"They really experience the highs and lows of supporting their team," he said of the latter. "Their self-esteem and life satisfaction changes depending on how that activity is going."
Research in Quebec has shown that obsessive fans also tend to have conflict at home as their passion gets in the way of their personal relationships, Schellenberg said.
He was involved in a study of hockey fans during the 2012 lockout-shortened NHL season. It revealed that obsessive fans really struggled without their teams playing, perceiving it as a threat to their identity, he said.
And it was those fans who were more inclined to use drugs and alcohol during the lockout "to get through this time," Schellenberg said.
Coping with disappointment
Sometimes the emotional connection can be so intense, it leads to things like the Vancouver riots that followed that city's loss in the 2011 Stanley Cup final, Larivière noted.
"It can get to extremes and in those cases, there's a lot of social psychology involved. There's group dynamics that evolve and groups of like-minded people who may be prone to aggression, or sadness or disappointment to act in similar ways."
If people can identify that they're prone to experiencing an emotional crash, there are ways to cushion that plunge, he said.
"In the world of psychological treatment, what we try to do is help people reframe situations that they find distressing and help them maybe understand the situation in a way isn't quite so harmful," Larivière said.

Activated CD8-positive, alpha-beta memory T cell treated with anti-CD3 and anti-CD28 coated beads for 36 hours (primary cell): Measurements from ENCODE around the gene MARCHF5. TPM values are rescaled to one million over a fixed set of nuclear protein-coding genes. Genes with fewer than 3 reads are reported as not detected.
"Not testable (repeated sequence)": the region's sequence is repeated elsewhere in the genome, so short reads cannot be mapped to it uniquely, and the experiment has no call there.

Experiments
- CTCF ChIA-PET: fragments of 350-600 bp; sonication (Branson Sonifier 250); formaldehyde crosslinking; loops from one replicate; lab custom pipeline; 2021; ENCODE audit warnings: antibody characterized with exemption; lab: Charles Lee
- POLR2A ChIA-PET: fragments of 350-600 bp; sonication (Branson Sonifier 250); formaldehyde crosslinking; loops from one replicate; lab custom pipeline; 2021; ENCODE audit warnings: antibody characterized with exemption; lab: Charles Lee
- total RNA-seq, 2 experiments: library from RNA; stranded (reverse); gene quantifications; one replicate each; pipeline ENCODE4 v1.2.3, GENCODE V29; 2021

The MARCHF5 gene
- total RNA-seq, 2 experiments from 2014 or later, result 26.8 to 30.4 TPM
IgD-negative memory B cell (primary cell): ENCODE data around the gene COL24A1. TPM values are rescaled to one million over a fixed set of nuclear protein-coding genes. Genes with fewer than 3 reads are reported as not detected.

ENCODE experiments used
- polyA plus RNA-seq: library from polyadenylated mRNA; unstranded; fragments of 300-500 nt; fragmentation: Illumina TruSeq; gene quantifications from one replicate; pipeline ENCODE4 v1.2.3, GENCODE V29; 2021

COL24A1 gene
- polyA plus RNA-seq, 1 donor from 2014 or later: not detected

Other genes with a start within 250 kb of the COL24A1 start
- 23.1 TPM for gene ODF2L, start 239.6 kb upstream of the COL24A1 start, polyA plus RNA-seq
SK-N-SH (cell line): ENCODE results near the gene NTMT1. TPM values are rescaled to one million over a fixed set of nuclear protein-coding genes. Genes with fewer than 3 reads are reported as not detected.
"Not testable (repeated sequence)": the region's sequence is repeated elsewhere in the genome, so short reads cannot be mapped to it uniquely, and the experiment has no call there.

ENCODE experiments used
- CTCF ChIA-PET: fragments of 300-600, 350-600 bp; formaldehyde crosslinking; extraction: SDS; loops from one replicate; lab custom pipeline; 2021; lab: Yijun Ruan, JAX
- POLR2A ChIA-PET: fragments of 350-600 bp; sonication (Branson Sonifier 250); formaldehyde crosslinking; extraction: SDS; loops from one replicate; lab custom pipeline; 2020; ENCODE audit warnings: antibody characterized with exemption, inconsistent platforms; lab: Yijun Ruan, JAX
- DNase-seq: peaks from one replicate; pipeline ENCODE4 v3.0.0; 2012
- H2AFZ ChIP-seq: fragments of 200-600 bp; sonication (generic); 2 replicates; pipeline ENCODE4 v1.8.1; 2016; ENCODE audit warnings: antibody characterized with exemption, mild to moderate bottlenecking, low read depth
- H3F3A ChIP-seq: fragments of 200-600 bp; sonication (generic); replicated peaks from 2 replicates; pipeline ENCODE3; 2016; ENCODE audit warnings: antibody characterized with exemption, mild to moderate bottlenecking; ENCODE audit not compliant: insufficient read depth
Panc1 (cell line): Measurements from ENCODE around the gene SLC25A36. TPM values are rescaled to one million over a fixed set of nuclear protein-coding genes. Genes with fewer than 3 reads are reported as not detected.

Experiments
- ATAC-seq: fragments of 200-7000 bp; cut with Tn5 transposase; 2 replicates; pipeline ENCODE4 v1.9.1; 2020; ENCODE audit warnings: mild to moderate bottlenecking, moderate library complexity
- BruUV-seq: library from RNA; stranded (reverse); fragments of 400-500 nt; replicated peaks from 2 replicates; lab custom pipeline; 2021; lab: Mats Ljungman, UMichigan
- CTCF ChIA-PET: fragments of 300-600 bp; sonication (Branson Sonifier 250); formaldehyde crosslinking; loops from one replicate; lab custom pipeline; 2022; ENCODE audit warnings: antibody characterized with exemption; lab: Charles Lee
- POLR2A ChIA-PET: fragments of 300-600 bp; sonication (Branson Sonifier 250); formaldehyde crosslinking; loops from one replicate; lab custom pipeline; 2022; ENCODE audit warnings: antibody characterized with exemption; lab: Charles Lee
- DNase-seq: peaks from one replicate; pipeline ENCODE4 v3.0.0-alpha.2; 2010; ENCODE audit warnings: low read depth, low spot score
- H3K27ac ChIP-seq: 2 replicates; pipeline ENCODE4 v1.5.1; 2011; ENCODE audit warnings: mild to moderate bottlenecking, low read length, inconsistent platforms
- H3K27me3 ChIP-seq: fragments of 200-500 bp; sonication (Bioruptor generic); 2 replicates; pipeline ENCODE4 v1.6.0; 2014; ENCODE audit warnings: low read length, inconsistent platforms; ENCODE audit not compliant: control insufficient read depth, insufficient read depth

"For instance, the narrative might sound something like: 'Well, we do have a young team so we'll be as good a team next year.' Or, 'there's no other fan like a Winnipeg Jets fan,' for instance.
"It's about how we frame things in our mind and the words that we use to explain things. It helps people cope with whatever disappointment might emerge now or after the season."
Time is also a great healer, although some emotional injuries can last a long time for certain people, Larivière said.
"We just have to think about the Chicago Cubs and how long they went before tasting victory again," he said, referring the the Major League Baseball club, which won the 2016 World Series, ending a 108-year championship drought.
To better prepare for the immediate roller-coaster of emotions, Larivière suggests people do the following:
- Try to eat well ("Even though pub fare may not be always the best").
- Try to exercise and keep active.
- Be with people you enjoy being around.
For the record, Schellenberg — who is from Winnipeg and will join the faculty at the University of Manitoba later this year — has been cheering the Jets from afar.
"It's been amazing to watch," he said.
Larivière — being of a French background — admits he was indoctrinated into being a disciple of the Montreal Canadiens.
"But for the rest of the playoffs, it's go Jets," he said.
To encourage thoughtful and respectful conversations, first and last names will appear with each submission to CBC/Radio-Canada's online communities (except in children and youth-oriented communities). Pseudonyms will no longer be permitted.
By submitting a comment, you accept that CBC has the right to reproduce and publish that comment in whole or in part, in any manner CBC chooses. Please note that CBC does not endorse the opinions expressed in comments. Comments on this story are moderated according to our Submission Guidelines. Comments are welcome while open. We reserve the right to close comments at any time.
Become a CBC Account Holder
Join the conversation Create account
Already have an account?